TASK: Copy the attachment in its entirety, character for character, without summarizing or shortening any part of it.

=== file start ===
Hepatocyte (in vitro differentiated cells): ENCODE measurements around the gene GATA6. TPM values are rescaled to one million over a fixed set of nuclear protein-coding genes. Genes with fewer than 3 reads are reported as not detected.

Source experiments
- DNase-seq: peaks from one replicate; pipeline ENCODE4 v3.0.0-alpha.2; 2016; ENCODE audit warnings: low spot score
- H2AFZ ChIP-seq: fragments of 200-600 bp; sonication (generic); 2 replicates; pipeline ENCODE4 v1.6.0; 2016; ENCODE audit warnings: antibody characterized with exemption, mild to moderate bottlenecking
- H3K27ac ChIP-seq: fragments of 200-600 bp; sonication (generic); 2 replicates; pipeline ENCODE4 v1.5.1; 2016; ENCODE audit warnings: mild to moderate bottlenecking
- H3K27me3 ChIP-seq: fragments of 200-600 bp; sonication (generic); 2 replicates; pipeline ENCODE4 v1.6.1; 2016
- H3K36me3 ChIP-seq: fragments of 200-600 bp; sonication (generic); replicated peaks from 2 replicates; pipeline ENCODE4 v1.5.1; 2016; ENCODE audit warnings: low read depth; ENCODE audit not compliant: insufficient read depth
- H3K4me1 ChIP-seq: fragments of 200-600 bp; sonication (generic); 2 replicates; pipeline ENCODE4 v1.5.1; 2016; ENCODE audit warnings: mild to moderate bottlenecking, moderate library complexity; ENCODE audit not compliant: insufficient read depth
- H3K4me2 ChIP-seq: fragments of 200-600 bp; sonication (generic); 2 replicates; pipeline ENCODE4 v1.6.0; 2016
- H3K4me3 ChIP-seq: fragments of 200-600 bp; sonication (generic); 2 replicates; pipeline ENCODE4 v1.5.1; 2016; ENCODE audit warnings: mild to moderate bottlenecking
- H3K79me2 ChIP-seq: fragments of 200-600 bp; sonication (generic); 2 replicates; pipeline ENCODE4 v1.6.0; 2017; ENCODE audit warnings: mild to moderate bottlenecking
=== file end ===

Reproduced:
Hepatocyte (in vitro differentiated cells): ENCODE measurements around the gene GATA6. TPM values are rescaled to one million over a fixed set of nuclear protein-coding genes. Genes with fewer than 3 reads are reported as not detected.

Source experiments
- DNase-seq: peaks from one replicate; pipeline ENCODE4 v3.0.0-alpha.2; 2016; ENCODE audit warnings: low spot score
- H2AFZ ChIP-seq: fragments of 200-600 bp; sonication (generic); 2 replicates; pipeline ENCODE4 v1.6.0; 2016; ENCODE audit warnings: antibody characterized with exemption, mild to moderate bottlenecking
- H3K27ac ChIP-seq: fragments of 200-600 bp; sonication (generic); 2 replicates; pipeline ENCODE4 v1.5.1; 2016; ENCODE audit warnings: mild to moderate bottlenecking
- H3K27me3 ChIP-seq: fragments of 200-600 bp; sonication (generic); 2 replicates; pipeline ENCODE4 v1.6.1; 2016
- H3K36me3 ChIP-seq: fragments of 200-600 bp; sonication (generic); replicated peaks from 2 replicates; pipeline ENCODE4 v1.5.1; 2016; ENCODE audit warnings: low read depth; ENCODE audit not compliant: insufficient read depth
- H3K4me1 ChIP-seq: fragments of 200-600 bp; sonication (generic); 2 replicates; pipeline ENCODE4 v1.5.1; 2016; ENCODE audit warnings: mild to moderate bottlenecking, moderate library complexity; ENCODE audit not compliant: insufficient read depth
- H3K4me2 ChIP-seq: fragments of 200-600 bp; sonication (generic); 2 replicates; pipeline ENCODE4 v1.6.0; 2016
- H3K4me3 ChIP-seq: fragments of 200-600 bp; sonication (generic); 2 replicates; pipeline ENCODE4 v1.5.1; 2016; ENCODE audit warnings: mild to moderate bottlenecking
- H3K79me2 ChIP-seq: fragments of 200-600 bp; sonication (generic); 2 replicates; pipeline ENCODE4 v1.6.0; 2017; ENCODE audit warnings: mild to moderate bottlenecking